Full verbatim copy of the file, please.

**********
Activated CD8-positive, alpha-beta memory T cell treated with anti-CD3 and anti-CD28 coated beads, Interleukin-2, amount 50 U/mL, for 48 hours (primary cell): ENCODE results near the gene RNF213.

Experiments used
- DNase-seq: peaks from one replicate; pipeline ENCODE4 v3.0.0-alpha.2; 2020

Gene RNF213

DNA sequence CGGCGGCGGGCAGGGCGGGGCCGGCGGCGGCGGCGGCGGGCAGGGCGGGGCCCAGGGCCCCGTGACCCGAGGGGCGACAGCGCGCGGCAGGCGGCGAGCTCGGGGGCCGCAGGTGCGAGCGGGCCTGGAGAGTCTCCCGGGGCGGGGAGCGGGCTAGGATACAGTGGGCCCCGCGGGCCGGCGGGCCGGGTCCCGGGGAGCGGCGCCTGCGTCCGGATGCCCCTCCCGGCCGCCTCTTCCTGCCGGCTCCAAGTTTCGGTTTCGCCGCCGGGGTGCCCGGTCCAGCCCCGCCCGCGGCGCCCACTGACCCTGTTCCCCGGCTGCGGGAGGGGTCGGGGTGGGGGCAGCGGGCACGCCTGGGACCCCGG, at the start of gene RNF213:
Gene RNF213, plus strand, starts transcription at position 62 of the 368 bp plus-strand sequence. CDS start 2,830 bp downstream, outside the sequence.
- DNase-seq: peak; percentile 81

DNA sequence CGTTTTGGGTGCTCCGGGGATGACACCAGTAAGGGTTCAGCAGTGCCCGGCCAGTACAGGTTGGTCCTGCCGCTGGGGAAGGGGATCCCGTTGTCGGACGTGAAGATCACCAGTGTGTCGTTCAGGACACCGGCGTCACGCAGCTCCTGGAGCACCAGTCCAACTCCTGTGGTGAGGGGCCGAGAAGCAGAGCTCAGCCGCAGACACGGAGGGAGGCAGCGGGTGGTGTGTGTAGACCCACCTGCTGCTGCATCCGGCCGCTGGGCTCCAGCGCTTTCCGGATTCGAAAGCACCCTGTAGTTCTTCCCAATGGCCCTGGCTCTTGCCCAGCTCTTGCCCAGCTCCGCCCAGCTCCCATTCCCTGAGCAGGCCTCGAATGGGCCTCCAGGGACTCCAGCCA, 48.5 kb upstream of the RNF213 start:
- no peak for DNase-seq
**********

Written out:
Activated CD8-positive, alpha-beta memory T cell treated with anti-CD3 and anti-CD28 coated beads, Interleukin-2, amount 50 U/mL, for 48 hours (primary cell): ENCODE results near the gene RNF213.

Experiments used
- DNase-seq: peaks from one replicate; pipeline ENCODE4 v3.0.0-alpha.2; 2020

Gene RNF213

DNA sequence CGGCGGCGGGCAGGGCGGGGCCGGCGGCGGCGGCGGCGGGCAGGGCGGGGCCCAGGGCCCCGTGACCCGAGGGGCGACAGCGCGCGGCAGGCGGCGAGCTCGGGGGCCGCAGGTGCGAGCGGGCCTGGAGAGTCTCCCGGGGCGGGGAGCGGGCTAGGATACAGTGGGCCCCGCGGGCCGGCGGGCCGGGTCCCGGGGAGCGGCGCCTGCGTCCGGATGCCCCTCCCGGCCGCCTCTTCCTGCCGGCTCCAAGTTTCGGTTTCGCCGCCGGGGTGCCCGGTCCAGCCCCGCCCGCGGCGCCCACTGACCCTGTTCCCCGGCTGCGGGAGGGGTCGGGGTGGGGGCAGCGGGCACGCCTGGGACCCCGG, at the start of gene RNF213:
Gene RNF213, plus strand, starts transcription at position 62 of the 368 bp plus-strand sequence. CDS start 2,830 bp downstream, outside the sequence.
- DNase-seq: peak; percentile 81

DNA sequence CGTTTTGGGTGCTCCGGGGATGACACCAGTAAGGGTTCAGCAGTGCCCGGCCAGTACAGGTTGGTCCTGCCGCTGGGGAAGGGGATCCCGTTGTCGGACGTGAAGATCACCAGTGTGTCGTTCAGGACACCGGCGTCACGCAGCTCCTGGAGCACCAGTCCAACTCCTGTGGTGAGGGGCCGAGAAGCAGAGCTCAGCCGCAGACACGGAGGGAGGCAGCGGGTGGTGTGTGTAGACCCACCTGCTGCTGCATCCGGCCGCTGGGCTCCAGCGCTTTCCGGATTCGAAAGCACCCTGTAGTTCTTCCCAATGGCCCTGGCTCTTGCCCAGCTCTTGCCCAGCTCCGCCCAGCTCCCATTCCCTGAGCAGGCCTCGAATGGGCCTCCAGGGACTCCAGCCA, 48.5 kb upstream of the RNF213 start:
- no peak for DNase-seq